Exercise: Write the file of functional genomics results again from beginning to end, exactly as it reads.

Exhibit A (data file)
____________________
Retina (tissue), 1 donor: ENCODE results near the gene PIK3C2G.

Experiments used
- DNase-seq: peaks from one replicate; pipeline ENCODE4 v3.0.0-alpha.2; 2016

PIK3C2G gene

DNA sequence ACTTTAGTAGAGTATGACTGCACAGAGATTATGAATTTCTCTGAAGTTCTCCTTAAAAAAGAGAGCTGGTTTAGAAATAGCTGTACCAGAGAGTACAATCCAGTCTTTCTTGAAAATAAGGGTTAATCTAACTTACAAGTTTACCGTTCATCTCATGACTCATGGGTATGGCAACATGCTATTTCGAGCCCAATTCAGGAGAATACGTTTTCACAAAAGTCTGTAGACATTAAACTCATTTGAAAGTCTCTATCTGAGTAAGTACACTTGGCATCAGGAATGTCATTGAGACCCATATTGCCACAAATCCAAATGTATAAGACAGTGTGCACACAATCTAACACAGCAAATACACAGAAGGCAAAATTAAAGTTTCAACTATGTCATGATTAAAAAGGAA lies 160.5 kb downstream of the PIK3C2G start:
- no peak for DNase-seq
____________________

Retina (tissue), 1 donor: ENCODE results near the gene PIK3C2G.

Experiments used
- DNase-seq: peaks from one replicate; pipeline ENCODE4 v3.0.0-alpha.2; 2016

PIK3C2G gene

DNA sequence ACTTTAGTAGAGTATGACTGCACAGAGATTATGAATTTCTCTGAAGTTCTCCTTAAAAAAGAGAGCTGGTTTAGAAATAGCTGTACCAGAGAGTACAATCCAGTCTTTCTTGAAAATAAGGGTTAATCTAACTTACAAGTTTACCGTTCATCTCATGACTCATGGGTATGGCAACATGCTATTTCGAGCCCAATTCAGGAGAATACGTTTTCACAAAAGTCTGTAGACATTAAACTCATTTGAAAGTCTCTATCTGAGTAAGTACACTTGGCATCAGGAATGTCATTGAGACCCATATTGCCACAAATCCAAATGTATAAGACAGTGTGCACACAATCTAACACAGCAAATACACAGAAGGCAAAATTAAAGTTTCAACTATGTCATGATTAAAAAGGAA lies 160.5 kb downstream of the PIK3C2G start:
- no peak for DNase-seq